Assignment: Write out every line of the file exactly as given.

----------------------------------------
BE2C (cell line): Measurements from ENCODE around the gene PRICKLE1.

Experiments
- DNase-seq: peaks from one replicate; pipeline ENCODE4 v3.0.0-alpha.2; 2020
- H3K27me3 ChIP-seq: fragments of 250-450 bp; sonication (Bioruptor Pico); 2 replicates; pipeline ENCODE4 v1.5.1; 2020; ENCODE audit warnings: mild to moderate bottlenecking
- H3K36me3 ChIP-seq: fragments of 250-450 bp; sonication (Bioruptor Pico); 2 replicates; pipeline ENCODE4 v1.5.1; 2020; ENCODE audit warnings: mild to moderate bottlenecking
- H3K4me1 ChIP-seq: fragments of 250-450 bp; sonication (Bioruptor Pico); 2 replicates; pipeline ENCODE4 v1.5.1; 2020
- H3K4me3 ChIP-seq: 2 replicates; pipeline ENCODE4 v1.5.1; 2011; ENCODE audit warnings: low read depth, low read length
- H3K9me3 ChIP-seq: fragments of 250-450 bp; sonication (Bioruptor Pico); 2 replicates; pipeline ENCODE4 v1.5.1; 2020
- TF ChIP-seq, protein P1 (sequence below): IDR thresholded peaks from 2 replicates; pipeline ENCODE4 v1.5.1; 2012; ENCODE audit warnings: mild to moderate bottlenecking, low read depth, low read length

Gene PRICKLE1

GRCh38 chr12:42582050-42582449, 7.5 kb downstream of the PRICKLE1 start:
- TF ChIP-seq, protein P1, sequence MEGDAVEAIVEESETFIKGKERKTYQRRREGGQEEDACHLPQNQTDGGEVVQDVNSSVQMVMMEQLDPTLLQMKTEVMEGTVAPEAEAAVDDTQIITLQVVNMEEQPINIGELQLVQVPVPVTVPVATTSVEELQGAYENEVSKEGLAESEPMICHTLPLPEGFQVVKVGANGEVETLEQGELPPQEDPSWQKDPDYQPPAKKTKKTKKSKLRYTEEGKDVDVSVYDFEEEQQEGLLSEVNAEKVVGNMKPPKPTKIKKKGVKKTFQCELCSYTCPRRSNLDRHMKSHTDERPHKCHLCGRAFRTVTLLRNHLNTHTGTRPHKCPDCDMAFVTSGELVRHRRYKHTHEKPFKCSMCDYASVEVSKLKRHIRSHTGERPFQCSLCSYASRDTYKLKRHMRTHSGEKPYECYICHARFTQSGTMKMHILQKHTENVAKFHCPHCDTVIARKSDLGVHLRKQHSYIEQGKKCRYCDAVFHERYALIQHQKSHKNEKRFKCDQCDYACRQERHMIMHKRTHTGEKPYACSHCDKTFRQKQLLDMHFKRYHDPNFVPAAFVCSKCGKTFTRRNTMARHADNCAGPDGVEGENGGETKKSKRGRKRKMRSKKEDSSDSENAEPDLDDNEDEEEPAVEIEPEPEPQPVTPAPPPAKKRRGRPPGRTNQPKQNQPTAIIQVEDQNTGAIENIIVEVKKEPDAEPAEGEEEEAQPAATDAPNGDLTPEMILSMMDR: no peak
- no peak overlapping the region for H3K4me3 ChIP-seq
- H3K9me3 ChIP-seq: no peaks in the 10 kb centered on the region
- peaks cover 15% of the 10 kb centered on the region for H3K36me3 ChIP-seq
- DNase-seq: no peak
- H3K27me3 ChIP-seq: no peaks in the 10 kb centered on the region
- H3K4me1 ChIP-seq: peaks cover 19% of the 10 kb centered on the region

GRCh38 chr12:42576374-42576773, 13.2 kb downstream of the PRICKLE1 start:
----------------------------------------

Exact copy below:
BE2C (cell line): Measurements from ENCODE around the gene PRICKLE1.

Experiments
- DNase-seq: peaks from one replicate; pipeline ENCODE4 v3.0.0-alpha.2; 2020
- H3K27me3 ChIP-seq: fragments of 250-450 bp; sonication (Bioruptor Pico); 2 replicates; pipeline ENCODE4 v1.5.1; 2020; ENCODE audit warnings: mild to moderate bottlenecking
- H3K36me3 ChIP-seq: fragments of 250-450 bp; sonication (Bioruptor Pico); 2 replicates; pipeline ENCODE4 v1.5.1; 2020; ENCODE audit warnings: mild to moderate bottlenecking
- H3K4me1 ChIP-seq: fragments of 250-450 bp; sonication (Bioruptor Pico); 2 replicates; pipeline ENCODE4 v1.5.1; 2020
- H3K4me3 ChIP-seq: 2 replicates; pipeline ENCODE4 v1.5.1; 2011; ENCODE audit warnings: low read depth, low read length
- H3K9me3 ChIP-seq: fragments of 250-450 bp; sonication (Bioruptor Pico); 2 replicates; pipeline ENCODE4 v1.5.1; 2020
- TF ChIP-seq, protein P1 (sequence below): IDR thresholded peaks from 2 replicates; pipeline ENCODE4 v1.5.1; 2012; ENCODE audit warnings: mild to moderate bottlenecking, low read depth, low read length

Gene PRICKLE1

GRCh38 chr12:42582050-42582449, 7.5 kb downstream of the PRICKLE1 start:
- TF ChIP-seq, protein P1, sequence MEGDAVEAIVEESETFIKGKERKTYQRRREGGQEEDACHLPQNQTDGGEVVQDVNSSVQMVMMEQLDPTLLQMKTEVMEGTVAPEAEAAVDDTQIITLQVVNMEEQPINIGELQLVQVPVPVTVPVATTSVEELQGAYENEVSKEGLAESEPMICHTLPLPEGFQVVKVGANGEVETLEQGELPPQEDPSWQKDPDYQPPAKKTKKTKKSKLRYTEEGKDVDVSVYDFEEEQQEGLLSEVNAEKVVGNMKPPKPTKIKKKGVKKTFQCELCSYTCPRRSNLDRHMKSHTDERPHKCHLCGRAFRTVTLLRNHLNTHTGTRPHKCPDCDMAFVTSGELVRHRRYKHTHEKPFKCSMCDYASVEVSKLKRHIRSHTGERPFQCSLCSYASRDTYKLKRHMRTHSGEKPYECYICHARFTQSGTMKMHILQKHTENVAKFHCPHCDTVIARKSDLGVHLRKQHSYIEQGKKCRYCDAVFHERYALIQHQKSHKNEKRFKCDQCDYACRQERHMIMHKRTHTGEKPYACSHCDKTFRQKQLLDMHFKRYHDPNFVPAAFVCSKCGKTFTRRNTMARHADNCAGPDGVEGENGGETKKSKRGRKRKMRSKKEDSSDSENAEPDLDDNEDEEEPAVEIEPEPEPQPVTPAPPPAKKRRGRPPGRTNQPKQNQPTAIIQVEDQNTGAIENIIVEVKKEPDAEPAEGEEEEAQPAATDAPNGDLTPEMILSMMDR: no peak
- no peak overlapping the region for H3K4me3 ChIP-seq
- H3K9me3 ChIP-seq: no peaks in the 10 kb centered on the region
- peaks cover 15% of the 10 kb centered on the region for H3K36me3 ChIP-seq
- DNase-seq: no peak
- H3K27me3 ChIP-seq: no peaks in the 10 kb centered on the region
- H3K4me1 ChIP-seq: peaks cover 19% of the 10 kb centered on the region

GRCh38 chr12:42576374-42576773, 13.2 kb downstream of the PRICKLE1 start: